16 16 Relation to Oxygen Aerobes: use oxygen in metabolism; obligate. Microaerophiles: require oxygen (also obligate), but in small amounts. Anaerobes: grow without oxygen; SEE NEXT Capnophiles: require larger amounts of carbon dioxide than are found normally in air. A: aerobe B: microaerophile

17 17 Anaerobes grow without O 2 Classifications vary, but our definitions: –Obligate (strict) anaerobes: killed or inhibited by oxygen. –Aerotolerant anaerobes: do not use oxygen, but not killed by it. –Facultative anaerobes: can grow with or without oxygen C: could be facultative or aerotolerant. D: strict anaerobe

18 18 Effect of temperature Low temperature –Enzymatic reactions too slow; enzymes too stiff –Lipid membranes no longer fluid High temperature –Enzymes denature, lose shape and stop functioning –Lipid membranes get too fluid, leak –DNA denatures As temperature increases, reactions and growth rate speed up; at max, critical enzymes denature.

19 19 Bacteria and temperature Bacteria have temperature ranges (grow between 2 temperature extremes), and an optimal growth temperature. Both are used to classify bacteria. As temperature increases, so do metabolic rates. At high end of range, critical enzymes begin to denature, work slower. Growth rate drops off rapidly with small increase in temperature.

20 20 Classification of bacteria based on temperature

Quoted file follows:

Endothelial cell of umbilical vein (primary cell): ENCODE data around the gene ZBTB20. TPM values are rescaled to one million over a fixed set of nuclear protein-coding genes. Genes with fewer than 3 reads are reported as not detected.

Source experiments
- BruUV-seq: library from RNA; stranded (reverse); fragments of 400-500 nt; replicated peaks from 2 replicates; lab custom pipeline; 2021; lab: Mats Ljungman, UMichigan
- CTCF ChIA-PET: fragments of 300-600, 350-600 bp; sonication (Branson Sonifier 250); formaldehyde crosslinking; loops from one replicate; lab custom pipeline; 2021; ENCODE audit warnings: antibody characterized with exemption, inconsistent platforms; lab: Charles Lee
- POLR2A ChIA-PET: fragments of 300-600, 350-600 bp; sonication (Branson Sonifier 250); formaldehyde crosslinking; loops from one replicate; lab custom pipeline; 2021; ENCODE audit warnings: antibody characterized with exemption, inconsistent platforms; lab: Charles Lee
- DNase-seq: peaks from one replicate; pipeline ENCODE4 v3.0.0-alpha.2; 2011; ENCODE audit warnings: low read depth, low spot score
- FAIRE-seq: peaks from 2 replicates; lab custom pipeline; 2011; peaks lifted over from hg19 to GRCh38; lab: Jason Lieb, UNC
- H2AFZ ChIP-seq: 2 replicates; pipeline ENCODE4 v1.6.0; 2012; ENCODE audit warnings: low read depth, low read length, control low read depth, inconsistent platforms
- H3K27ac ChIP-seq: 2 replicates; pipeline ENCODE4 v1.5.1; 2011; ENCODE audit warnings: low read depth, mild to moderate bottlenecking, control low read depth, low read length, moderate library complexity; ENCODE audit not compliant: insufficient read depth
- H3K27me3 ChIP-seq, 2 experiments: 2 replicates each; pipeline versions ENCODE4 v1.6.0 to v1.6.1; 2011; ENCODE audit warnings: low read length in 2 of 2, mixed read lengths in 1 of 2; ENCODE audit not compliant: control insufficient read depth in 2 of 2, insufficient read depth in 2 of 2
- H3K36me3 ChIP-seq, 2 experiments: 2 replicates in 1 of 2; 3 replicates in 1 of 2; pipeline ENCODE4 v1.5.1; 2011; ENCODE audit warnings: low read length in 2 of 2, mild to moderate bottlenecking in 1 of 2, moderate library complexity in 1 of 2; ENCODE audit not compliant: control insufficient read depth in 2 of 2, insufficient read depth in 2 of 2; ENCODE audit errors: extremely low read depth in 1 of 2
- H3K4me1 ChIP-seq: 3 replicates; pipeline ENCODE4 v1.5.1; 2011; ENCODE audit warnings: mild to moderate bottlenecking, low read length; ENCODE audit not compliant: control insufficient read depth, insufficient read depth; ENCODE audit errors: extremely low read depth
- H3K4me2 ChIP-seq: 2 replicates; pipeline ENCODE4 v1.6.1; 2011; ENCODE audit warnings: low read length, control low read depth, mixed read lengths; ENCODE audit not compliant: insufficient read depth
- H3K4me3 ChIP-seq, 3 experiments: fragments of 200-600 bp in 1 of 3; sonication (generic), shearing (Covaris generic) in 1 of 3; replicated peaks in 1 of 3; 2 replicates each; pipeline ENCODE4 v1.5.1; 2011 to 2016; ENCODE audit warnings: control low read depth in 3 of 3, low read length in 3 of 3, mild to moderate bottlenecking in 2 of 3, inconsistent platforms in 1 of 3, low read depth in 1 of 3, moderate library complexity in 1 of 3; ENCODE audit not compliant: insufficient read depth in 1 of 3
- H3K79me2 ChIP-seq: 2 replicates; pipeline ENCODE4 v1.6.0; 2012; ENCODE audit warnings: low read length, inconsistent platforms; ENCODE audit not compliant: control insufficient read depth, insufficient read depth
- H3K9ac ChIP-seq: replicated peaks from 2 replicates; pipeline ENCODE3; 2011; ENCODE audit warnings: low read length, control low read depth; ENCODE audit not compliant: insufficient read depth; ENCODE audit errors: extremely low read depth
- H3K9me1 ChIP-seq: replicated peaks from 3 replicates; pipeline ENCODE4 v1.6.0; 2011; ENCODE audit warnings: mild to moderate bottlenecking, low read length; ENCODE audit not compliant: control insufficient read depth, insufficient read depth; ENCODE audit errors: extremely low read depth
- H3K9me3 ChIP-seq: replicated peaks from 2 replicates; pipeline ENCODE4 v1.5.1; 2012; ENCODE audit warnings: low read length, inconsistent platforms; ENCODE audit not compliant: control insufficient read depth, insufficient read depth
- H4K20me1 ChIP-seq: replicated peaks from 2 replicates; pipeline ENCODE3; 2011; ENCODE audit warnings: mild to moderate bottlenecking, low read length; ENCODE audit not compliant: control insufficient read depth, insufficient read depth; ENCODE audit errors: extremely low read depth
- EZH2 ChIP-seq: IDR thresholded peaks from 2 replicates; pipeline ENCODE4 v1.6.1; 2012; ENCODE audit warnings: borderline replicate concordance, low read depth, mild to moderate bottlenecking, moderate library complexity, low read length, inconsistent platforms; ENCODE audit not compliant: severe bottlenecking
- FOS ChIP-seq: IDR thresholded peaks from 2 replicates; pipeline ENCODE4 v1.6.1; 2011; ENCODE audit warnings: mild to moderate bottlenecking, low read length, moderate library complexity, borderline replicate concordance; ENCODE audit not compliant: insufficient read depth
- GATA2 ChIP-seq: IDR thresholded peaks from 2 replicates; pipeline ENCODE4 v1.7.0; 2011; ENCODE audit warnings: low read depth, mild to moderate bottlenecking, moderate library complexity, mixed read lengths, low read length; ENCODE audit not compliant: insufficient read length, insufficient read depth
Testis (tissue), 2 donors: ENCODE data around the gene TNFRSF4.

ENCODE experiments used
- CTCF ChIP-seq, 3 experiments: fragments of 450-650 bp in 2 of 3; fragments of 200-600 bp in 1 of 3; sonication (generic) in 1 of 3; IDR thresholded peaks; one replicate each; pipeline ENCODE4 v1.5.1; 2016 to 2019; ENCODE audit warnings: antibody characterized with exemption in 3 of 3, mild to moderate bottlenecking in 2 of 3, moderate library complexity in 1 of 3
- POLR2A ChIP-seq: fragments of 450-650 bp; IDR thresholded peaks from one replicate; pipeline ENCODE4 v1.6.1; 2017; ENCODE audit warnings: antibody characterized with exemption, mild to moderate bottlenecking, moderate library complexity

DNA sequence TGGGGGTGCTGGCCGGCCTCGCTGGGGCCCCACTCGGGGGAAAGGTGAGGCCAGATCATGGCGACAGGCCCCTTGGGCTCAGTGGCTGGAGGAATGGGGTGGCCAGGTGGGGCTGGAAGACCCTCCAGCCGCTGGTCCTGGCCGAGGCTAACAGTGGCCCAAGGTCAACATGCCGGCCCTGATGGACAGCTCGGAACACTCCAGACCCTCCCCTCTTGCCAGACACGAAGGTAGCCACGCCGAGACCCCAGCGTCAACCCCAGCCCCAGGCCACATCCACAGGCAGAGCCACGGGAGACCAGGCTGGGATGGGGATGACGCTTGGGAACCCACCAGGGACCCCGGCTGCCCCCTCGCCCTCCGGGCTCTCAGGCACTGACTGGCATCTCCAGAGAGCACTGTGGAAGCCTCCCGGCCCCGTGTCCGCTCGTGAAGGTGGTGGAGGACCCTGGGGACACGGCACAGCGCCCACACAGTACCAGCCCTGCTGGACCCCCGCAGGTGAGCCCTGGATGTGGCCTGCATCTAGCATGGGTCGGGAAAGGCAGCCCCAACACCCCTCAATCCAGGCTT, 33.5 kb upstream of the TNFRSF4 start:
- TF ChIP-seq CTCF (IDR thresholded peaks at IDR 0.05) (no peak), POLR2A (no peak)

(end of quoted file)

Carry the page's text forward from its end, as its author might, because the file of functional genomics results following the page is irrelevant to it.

21 21 Terms related to temperature Special cases: –Psychrotrophs: bacteria that grow at “normal” temperature ranges (e.g. room temperature” but can also grow in the refrigerator; responsible for food spoilage. –Thermoduric: more to do with survival than growth; bacteria that can withstand brief heat treatments.

22 22 pH Effects pH = -log[H+] Lowest = 0 (very acid); highest = 14 (very basic) Neutral is pH 7. Acidophiles/acidotolerant grow at low pH Alkalophiles/alkalotolerant grow at high pH Most bacteria prefer a neutral pH –What is pH of human blood? Some bacteria create their preferred conditions –Lactobacillus creates low pH environment in vagina

23 23 Low water activity: halophiles, osmophiles, and xerotolerant Water is critical for life; remove some, and things can’t grow. (food preservation: jerky, etc.) Halophiles/halotolerant: relationship to high salt. –Marine bacteria; archaea and really high salt. Osmophiles: can stand hypertonic environments whether salt, sugar, or other dissolved solutes –Fungi very good at this; grandma’s wax over jelly. Xerotolerant: dry. Subject to desiccation. Fungi best –Bread, dry rot of wood –Survival of bacterial endospores.

24 24 Miscellaneous conditions Radiation (solar, UV, gamma) –Can all damage cells; bacteria have pigments to absorb energy and protect themselves. –Endospores are radiation resistant. –Deinococcus radiodurans: extremely radiation resistant Extremely efficient DNA repair, protection against dessication damage to DNA. Barophiles/barotolerant: microbes from deep sea –Baro- means pressure. Actually require high pressure as found in their environment.